Hans Theessink

Live at Jazzland

The linernotes of Live at Jazzland

He sits alone on the stage – and really sounds a like a whole band. His guitar alone sounds like a few musicians. One is rolling out the harmonies, one the bass line, while one plucks a solo. Then there's one who tosses in small runs in between and another who sends out howling notes from its strings into the night like tender shooting stars. All this seems to happen simultaneously. Sometimes it is as if the chords just burst open in different directions - dirty, obstinate, rebellious. The steel bottle-neck rattles the strings, whining as it slides across them, harmonics tremble to attention. This is all handmade, genuine roots-music – detailing a very special art of nuances. Whoever is able to play the blues like this – first building up tension and then gaining openness – has surely eavesdropped on the masters and learned his craft in the Delta. In "Big Bill's Guitar," Hans Theessink tells a little of his own story: "Big Bill is to blame." Big Bill, that is of course Big Bill Broonzy, the great blues man from Mississippi.

A few more musicians are employed in Hans Theessink’s one-man orchestra. Above all there is Theessink, the singer. This is a sonorous, warm, but also a laconic, weathered trucker’s voice. Free from illusions and yet somehow comforting. Then Theessink, the blues harp player, who very sovereignly limits himself to expressive accents. And last, but not least: Theessink, the foot tapper. What can you write about the mere sound of a shoe tapping on the bandstand? Can foot stomping be warm? Can it be soft, voluminous, bouncy, or swinging? Because that is exactly how Theessink’s tapping sounds on this recording. This tapping gives his blues the twist, the drive, the life. As in the shuffle of "Big Bill's Guitar", the staccato beat of "Mercury Blues", the boogie bass of "Maybelline" or the slow swing of "I Gotta Move": This "rhythm section" rocks.

Certainly these pieces come from soul, R&B, rock & roll or jazz. Listening to Hans Theessink, the common roots of the elementary delta sound can be heard. They taste like a rocking chair, cowboy hat and wooden porch. Here, once again, each piece reopens another facet: sometimes sober and sometimes passionate, sometimes mysterious, sometimes ironic, sometimes almost experimental and sometimes almost cheerful. Theessink is constantly surprising with his sounds. Also using new playing techniques and changing positions. "You do not have to come from the southern states or have to be black to be able to play the blues," he says. He is Dutch born, but Viennese by choice - the "white boy lost in the blues." "I feel something bluesy in an earthy chromatic harmonica from Styria or a good Viennese song. The blues is universally found in all roots music. Good music always has a bluesy sound." When Hans Theessink plays in his second home, Vienna's "Jazzland,” the “Blue” of the "Blue Danube" gets a whole new meaning.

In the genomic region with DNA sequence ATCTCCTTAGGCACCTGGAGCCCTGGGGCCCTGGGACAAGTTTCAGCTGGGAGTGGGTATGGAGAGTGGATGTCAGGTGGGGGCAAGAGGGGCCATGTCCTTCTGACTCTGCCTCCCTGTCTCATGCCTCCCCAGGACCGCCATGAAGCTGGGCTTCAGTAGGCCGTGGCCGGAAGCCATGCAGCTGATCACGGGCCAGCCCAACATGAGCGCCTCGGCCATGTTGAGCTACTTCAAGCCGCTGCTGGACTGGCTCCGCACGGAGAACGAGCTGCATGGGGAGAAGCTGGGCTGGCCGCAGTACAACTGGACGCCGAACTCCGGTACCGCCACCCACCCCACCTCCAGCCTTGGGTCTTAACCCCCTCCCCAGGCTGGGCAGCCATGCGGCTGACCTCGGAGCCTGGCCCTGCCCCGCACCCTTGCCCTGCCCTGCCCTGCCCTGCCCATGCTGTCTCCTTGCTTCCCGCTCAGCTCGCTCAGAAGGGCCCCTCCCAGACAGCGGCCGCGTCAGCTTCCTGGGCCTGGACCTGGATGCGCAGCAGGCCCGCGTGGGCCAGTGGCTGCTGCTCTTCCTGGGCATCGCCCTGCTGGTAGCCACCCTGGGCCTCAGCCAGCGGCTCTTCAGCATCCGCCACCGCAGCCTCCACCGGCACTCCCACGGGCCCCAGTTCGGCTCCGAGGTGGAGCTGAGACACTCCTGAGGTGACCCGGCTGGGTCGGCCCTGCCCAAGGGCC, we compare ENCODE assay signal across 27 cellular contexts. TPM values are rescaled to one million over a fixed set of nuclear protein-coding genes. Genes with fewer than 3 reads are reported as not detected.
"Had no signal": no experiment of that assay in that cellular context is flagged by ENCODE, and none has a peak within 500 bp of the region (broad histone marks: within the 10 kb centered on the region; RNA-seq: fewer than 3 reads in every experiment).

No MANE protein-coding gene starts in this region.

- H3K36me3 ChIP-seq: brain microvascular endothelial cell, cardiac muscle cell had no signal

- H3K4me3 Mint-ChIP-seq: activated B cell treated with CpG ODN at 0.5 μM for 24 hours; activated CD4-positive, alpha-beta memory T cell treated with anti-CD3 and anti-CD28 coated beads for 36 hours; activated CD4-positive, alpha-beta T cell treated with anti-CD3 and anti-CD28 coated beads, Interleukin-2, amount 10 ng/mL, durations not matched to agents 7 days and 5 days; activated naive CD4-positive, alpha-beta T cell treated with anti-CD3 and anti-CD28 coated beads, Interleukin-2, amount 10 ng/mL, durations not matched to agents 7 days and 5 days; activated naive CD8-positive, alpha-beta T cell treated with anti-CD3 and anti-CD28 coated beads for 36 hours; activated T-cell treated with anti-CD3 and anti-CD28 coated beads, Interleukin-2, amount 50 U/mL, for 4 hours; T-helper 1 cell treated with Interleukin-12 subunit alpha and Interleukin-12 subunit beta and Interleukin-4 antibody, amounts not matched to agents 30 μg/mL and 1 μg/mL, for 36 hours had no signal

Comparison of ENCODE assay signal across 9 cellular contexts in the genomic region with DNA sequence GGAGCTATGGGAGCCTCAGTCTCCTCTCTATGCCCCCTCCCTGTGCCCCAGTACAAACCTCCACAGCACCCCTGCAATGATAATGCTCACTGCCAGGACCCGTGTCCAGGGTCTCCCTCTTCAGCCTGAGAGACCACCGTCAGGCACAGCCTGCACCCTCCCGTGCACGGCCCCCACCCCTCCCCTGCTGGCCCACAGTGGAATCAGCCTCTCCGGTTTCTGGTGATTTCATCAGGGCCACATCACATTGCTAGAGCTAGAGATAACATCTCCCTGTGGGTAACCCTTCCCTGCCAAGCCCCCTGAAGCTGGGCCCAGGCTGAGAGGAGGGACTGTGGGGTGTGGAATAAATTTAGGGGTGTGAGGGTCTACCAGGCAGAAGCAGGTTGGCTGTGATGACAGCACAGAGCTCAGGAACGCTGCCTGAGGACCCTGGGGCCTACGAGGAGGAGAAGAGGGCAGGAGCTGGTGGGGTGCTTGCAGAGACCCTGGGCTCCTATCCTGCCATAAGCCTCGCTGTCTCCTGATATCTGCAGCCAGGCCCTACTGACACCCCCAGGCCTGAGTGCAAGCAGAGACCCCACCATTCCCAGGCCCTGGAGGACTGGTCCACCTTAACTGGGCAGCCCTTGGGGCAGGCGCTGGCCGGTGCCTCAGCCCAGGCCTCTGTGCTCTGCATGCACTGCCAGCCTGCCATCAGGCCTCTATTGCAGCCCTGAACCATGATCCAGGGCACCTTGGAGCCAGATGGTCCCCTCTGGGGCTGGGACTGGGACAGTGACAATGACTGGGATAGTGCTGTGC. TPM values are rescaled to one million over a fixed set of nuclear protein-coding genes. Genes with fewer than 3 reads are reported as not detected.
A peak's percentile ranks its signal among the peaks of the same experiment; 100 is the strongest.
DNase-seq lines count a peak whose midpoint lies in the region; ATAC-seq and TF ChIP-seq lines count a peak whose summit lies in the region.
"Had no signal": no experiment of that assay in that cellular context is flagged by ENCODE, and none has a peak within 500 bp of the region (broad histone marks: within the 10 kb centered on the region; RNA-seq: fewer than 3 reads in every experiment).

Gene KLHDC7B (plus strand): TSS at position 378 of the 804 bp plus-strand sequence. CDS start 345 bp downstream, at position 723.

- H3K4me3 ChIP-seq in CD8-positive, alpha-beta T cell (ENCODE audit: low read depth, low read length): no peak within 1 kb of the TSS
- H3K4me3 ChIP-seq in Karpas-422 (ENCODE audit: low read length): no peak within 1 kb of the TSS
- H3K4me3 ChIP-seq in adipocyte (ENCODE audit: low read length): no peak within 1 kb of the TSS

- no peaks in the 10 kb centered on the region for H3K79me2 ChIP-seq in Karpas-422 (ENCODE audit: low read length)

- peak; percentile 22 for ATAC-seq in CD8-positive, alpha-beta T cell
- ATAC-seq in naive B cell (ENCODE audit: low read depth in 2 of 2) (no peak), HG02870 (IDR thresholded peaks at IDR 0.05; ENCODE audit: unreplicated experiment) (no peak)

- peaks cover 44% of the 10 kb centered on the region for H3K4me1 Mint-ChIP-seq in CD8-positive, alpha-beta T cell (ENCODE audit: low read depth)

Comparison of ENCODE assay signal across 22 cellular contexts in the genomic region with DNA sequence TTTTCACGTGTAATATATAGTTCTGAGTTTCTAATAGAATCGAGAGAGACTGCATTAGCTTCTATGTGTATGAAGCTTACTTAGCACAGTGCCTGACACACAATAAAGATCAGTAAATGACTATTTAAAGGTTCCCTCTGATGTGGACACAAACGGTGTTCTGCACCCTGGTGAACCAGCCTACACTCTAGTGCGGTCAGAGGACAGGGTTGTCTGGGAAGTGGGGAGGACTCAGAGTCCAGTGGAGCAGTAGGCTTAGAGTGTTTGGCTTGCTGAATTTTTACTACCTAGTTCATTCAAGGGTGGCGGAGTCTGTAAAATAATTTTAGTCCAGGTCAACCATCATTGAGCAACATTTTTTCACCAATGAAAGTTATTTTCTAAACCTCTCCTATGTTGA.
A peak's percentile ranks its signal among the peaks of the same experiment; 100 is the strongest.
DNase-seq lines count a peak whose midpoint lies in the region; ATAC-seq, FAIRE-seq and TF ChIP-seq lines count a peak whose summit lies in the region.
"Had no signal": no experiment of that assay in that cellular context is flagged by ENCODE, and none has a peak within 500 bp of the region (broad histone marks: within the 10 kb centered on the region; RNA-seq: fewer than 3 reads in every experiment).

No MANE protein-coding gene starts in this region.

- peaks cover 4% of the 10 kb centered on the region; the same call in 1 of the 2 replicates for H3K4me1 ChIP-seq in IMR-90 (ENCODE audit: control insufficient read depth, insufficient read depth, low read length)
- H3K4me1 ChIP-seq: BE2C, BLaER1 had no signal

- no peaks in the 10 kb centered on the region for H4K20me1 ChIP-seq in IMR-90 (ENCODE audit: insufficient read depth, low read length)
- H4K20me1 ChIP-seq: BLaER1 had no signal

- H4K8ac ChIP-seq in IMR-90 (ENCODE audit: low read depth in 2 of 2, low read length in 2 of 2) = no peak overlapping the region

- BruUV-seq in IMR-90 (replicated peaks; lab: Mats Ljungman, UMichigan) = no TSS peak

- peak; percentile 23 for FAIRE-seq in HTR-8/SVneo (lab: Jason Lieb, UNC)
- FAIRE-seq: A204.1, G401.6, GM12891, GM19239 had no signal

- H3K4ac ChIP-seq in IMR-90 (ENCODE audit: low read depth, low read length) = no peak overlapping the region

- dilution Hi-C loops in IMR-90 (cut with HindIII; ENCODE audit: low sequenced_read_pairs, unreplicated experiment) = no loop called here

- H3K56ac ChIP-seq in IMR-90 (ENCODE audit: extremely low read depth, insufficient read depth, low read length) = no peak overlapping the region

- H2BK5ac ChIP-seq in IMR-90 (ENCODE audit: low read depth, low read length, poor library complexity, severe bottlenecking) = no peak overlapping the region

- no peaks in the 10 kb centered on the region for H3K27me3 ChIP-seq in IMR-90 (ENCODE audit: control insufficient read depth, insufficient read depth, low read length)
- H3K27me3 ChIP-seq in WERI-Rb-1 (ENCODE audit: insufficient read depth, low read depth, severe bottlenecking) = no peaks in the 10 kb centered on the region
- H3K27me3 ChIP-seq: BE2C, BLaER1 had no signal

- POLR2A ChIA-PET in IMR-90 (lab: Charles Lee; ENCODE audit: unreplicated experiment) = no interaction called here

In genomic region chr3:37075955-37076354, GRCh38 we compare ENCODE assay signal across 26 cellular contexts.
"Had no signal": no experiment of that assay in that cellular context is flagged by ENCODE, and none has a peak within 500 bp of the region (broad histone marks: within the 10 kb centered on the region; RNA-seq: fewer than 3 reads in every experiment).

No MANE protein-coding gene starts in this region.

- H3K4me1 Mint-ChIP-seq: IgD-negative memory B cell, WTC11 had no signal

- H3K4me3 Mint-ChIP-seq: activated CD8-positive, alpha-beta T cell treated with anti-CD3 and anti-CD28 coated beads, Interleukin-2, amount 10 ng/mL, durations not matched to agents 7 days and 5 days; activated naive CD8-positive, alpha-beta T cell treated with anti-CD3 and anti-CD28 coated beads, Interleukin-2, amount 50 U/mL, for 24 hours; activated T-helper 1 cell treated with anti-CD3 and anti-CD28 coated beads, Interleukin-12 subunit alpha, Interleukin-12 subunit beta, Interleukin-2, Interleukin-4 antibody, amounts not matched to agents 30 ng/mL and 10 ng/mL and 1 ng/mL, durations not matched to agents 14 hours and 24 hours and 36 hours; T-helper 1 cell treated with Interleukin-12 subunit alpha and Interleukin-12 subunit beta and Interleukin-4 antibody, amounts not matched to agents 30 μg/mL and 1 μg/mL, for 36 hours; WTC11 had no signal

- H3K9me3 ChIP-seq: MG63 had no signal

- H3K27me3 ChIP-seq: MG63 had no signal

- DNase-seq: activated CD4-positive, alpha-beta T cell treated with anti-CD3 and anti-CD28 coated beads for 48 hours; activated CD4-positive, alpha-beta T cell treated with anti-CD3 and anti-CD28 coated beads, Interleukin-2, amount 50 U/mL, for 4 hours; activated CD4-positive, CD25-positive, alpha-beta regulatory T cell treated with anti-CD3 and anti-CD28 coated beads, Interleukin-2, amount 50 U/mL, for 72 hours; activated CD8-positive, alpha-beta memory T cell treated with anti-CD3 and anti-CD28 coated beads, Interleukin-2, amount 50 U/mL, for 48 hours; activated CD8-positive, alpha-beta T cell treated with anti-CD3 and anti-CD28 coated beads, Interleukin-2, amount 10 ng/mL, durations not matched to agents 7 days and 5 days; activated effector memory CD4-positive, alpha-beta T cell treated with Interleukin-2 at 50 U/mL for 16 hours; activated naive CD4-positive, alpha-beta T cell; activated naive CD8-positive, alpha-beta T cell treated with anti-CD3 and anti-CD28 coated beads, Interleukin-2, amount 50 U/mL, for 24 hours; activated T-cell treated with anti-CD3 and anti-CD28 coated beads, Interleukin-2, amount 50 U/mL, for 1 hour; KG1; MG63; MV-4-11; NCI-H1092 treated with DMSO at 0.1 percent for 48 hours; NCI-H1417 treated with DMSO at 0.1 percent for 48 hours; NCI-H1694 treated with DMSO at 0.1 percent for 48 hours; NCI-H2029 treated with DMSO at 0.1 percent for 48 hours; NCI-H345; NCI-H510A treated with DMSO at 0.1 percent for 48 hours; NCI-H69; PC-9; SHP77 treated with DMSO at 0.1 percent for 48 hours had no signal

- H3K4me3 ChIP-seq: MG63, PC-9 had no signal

Hans-Jürgen Schaal
Translation by Joe Grand


Hans Theessink - Live at Jazzland

Side A
Big Bill's Guitar (Hans Theessink) 3:29
Mercury Blues (K. C. Douglas) 2:56
You Gotta Move (trad. arr.: Hans Theessink) 4:04
Minnibelle (Hans Theessink) 5:05
Maybellene (Chuck Berry) 5:57
Side B
Johnny & The Devil (Hans Theessink) 4:21
Blind Willie (Hans Theessink) 3:12
Walking The Dog (Rufus Thomas) 5:10
St. James Infirmary (J. Primrose, arr.: Hans Theessink) 5:46
Diddi Wah Diddi (Blind Blake) 3:44
Sommelier du son is a project of Birgit Hammer-Sommer and Dirk Sommer, where is all about good music and their adequate recording and playback.
© 2024 • Impressum

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